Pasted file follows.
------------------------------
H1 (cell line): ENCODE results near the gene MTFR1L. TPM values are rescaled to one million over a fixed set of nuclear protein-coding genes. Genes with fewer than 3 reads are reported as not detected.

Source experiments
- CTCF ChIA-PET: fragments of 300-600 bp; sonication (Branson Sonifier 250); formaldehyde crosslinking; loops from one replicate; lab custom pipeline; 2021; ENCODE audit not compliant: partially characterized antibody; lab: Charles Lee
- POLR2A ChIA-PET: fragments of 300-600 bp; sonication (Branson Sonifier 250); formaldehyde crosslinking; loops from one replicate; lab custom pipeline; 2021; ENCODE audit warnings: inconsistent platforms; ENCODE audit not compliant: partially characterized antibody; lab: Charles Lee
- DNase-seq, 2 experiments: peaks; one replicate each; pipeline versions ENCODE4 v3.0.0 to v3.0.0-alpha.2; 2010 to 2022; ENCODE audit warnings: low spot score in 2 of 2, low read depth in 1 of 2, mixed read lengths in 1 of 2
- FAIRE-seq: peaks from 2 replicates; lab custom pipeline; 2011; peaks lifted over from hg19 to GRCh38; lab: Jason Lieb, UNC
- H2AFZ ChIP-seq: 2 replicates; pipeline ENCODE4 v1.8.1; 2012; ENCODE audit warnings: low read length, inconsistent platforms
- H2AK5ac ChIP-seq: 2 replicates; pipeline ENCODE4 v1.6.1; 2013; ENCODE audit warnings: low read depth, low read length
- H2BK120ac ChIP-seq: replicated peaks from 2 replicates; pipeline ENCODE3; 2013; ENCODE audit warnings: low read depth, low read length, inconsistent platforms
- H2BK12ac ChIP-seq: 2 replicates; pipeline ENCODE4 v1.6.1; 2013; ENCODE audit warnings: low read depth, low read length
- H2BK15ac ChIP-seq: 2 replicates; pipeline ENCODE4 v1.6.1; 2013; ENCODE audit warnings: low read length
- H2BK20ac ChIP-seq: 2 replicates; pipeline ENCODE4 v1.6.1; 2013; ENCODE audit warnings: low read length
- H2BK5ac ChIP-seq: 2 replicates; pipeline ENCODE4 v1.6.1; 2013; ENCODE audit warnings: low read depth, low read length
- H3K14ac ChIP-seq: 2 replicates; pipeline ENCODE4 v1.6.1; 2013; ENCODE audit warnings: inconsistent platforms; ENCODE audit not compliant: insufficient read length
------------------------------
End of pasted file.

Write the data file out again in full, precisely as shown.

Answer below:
H1 (cell line): ENCODE results near the gene MTFR1L. TPM values are rescaled to one million over a fixed set of nuclear protein-coding genes. Genes with fewer than 3 reads are reported as not detected.

Source experiments
- CTCF ChIA-PET: fragments of 300-600 bp; sonication (Branson Sonifier 250); formaldehyde crosslinking; loops from one replicate; lab custom pipeline; 2021; ENCODE audit not compliant: partially characterized antibody; lab: Charles Lee
- POLR2A ChIA-PET: fragments of 300-600 bp; sonication (Branson Sonifier 250); formaldehyde crosslinking; loops from one replicate; lab custom pipeline; 2021; ENCODE audit warnings: inconsistent platforms; ENCODE audit not compliant: partially characterized antibody; lab: Charles Lee
- DNase-seq, 2 experiments: peaks; one replicate each; pipeline versions ENCODE4 v3.0.0 to v3.0.0-alpha.2; 2010 to 2022; ENCODE audit warnings: low spot score in 2 of 2, low read depth in 1 of 2, mixed read lengths in 1 of 2
- FAIRE-seq: peaks from 2 replicates; lab custom pipeline; 2011; peaks lifted over from hg19 to GRCh38; lab: Jason Lieb, UNC
- H2AFZ ChIP-seq: 2 replicates; pipeline ENCODE4 v1.8.1; 2012; ENCODE audit warnings: low read length, inconsistent platforms
- H2AK5ac ChIP-seq: 2 replicates; pipeline ENCODE4 v1.6.1; 2013; ENCODE audit warnings: low read depth, low read length
- H2BK120ac ChIP-seq: replicated peaks from 2 replicates; pipeline ENCODE3; 2013; ENCODE audit warnings: low read depth, low read length, inconsistent platforms
- H2BK12ac ChIP-seq: 2 replicates; pipeline ENCODE4 v1.6.1; 2013; ENCODE audit warnings: low read depth, low read length
- H2BK15ac ChIP-seq: 2 replicates; pipeline ENCODE4 v1.6.1; 2013; ENCODE audit warnings: low read length
- H2BK20ac ChIP-seq: 2 replicates; pipeline ENCODE4 v1.6.1; 2013; ENCODE audit warnings: low read length
- H2BK5ac ChIP-seq: 2 replicates; pipeline ENCODE4 v1.6.1; 2013; ENCODE audit warnings: low read depth, low read length
- H3K14ac ChIP-seq: 2 replicates; pipeline ENCODE4 v1.6.1; 2013; ENCODE audit warnings: inconsistent platforms; ENCODE audit not compliant: insufficient read length